http://www.wildanimalsanctuary.org/waystohelp/volu...

    >Best Friends/Animal Assistance Careers:

    http://www.bestfriends.org/aboutus/employment/curr...

    http://volunteer.bestfriends.org/

    >Peaceable Primates Career/Volunteer Opportunities:

    http://www.volunteermatch.org/search/org30326.jsp

    >Big Cat Rescues/Rehabilitation Reserve Careers/Volunteer Opportunities:

    http://www.simplyhired.com/a/jobs/list/q-big+cat+r...

    >Intern with Big Cat Rescue:

    http://bigcatrescue.org/get-involved/volunteer/int...

    ----------

    also;

    Teachers are desperately needed in various communities in Africa. Any/all of the opportunities would include travelling abroad, assisting children (teaching), helping the communities to advance and prosper..and your own learning opportunities would be substantial.

    >

    Teach English abroad:

    http://www.globaltesol.com/teach/english/Africa

    >

    Teach Children/Adults in South Africa Career & Volunteer opportunities:

    http://www.worldteach.org/site/c.buLRIbNOIbJ2G/b.6...

    There are children and adults located all around the globe who would consider you to be 'privileged' comparatively speaking. Teaching in an underdeveloped community in Africa would be the perfect way to "do" for others, and, in turn, do for yourself.

  • Trudy
    Lv 4
    4 years ago

    AS many college graduates are discovering, you are not special and just holding a degree may not be enough as there are millions of others with that same degree or better and that number grows every year. There are many jobs out there, but unfortunately most college grads consider them 'beneath' them. If you can start your own business, find some niche that needs to be filled and go about filling it. The Military is still taking people and with a degree you can try OCS and see if and when you can get in. Or just enlist and if you spend 4 years in the service, at least you will have some experience and discipline under your belt that is highly regarded by employers and maybe the economy may be better by then. Or you may find you like military life and decide to stay. Freemasonry is not for business networking and neither is the KofC for that matter. if that is what you are looking for please look into Rotary, Lions or Kiwanis clubs. That is their purpose.

  • 8 years ago

    I'm hardly a rich professional, but when I moved to a new area and needed a job, I picked a mall I could get to on public transportation, took a collection of resumes, and walked into every single store to ask whether they would be willing to let me fill out an application. (I didn't ask "Are you hiring?" because even if they weren't hiring that day, someone might quit the next, and if they had an application on file from me, they'd have a chance.") Two places gave me interviews and both offered me jobs. (This was at a time when it was easier to get a job, though.) It was not much money and retail is not where my natural talents lie, but I worked as hard as I could and studied the things other people were doing that resulted in sales, and gradually I began to get more hours, and eventually was promoted to management.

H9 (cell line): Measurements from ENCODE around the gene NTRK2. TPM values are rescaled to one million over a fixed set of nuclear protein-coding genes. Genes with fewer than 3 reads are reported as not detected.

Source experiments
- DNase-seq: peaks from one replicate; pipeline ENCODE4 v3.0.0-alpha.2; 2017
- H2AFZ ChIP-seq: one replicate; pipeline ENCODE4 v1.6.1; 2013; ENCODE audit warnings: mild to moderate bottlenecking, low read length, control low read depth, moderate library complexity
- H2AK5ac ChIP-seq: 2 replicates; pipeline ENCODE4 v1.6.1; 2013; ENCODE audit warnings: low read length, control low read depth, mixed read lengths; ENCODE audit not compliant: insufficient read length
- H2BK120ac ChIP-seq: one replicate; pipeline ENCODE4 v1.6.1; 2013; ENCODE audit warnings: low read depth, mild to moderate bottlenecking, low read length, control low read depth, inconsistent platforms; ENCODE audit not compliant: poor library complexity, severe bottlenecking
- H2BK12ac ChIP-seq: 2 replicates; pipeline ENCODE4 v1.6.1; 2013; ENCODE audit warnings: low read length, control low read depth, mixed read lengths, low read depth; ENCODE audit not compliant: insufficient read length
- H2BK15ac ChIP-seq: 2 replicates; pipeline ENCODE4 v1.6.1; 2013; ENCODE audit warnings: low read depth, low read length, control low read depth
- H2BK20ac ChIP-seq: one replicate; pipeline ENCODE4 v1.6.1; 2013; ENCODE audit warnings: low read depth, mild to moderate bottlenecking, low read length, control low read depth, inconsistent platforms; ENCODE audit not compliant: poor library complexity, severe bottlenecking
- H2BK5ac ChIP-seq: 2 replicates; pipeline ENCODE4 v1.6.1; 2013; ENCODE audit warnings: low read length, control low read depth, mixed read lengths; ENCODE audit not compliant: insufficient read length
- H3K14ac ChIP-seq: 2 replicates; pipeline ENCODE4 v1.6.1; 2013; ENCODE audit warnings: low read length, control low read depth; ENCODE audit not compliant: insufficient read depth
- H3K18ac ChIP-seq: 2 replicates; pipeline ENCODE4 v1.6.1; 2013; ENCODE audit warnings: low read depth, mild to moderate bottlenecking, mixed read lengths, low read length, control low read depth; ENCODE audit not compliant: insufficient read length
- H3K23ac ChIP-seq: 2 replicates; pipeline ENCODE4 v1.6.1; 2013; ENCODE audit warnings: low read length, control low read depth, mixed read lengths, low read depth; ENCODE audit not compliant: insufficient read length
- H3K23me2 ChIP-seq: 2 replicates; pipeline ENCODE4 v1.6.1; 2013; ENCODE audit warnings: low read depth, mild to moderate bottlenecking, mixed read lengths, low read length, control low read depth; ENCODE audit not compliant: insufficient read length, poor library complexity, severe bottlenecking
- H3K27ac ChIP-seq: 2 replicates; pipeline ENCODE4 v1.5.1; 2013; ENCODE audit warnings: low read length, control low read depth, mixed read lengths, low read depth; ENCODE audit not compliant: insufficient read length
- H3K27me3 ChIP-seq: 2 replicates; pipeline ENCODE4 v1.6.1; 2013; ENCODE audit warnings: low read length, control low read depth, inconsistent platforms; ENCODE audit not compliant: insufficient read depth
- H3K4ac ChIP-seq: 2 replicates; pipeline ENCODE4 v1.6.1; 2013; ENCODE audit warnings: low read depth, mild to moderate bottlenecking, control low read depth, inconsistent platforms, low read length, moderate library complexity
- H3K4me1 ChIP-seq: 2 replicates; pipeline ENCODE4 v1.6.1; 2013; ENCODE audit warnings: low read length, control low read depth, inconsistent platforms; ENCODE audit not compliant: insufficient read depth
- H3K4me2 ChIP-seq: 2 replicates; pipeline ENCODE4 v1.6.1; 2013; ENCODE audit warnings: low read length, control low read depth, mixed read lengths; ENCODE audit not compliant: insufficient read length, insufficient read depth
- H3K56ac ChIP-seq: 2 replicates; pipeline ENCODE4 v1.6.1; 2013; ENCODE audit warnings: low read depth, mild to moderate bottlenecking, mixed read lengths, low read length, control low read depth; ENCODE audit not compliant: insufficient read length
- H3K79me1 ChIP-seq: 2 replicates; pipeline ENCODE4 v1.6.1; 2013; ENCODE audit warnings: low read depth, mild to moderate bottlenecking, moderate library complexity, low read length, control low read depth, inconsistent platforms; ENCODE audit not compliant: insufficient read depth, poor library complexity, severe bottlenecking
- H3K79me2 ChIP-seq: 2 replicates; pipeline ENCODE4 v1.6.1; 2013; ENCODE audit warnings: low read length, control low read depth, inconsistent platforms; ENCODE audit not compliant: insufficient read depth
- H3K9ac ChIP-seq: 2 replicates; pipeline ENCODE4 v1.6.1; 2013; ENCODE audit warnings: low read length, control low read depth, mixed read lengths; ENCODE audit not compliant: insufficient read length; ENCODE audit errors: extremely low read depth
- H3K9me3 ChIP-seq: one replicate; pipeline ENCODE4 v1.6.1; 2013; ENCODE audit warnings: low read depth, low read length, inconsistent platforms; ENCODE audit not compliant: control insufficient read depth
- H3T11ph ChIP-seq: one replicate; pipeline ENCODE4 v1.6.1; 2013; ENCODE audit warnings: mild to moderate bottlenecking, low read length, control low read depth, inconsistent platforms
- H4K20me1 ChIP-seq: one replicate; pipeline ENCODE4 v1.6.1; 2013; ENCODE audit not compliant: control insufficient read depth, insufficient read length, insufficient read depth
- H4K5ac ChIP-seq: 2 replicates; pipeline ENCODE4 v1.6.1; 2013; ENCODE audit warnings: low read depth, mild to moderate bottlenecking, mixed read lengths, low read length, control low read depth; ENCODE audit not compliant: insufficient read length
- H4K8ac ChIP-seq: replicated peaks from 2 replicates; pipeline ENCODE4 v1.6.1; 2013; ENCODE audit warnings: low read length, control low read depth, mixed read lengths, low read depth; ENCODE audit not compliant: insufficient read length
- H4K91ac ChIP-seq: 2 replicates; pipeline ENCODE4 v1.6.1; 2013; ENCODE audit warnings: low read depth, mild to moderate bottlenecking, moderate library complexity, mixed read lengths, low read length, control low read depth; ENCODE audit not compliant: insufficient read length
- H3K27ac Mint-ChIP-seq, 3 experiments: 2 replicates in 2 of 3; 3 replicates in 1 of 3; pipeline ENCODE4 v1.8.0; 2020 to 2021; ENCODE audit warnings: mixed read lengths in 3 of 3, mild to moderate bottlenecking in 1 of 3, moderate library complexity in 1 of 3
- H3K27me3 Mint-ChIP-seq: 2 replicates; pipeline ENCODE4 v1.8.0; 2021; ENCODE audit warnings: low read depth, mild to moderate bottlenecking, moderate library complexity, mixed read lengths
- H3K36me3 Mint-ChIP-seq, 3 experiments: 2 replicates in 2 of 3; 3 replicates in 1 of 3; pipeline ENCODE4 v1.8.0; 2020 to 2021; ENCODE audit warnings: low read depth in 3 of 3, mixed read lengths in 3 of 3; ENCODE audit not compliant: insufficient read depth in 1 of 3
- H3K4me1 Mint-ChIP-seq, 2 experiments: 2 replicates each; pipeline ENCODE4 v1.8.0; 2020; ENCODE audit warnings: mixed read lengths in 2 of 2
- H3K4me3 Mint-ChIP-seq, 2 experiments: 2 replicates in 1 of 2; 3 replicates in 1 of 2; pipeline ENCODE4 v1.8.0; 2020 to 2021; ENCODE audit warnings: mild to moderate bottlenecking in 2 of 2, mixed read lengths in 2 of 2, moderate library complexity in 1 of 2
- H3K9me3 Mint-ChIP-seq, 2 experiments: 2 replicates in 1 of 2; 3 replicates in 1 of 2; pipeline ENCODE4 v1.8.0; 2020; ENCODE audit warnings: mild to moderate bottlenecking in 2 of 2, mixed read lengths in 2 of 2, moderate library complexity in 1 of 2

Prior to that I started at another hourly minimum-wage job and also worked my way up to a full-time job making decent money plus a part-time job at another company making okay money there, too.

    It's easier to get a job if you have a job, and any money is preferable to none, so I would suggest that you pick areas of town that you can get to fairly easily and where there are businesses who hire hourly workers, and start going from door to door with your resume, filling out applications whenever possible.

    In a few months, retail outlets are going to start hiring seasonal workers. There won't be as many slots as there were at many points in the past, and there's a very good chance you'll be laid off shortly after Christmas, but it's a chance to put something on your resume and on occasion someone from the regular staff leaves over Christmas and there's an opening for the best seasonal worker, so if you don't have anything I would go through any malls you can get to in September and again in October. You can also try places like UPS, which of course also has a busy season then.

    Dress in "business casual": nothing that looks like you're shooting for something a lot better than hourly work but nothing that looks unprofessional, either.

    Good luck.

  • meat
    Lv 7
    8 years ago

    Did you try to join the military, or did you just 'read the papers' about it? There are PLENTY of military positions in the Army, Air Force, Navy, Marines, and Coast Guard. Some are great jobs, most are great careers.

    Did you think about seminary school?

    Did you bother to do any research?

    Freemasonry isn't about 'networking' if you're thinking of joining just to network, you're in for a rude awakening.

    Source(s): I'm a Freemason.
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  • 8 years ago

    Maytag makes very sturdy boxes.

  • 8 years ago

    I like the monk idea.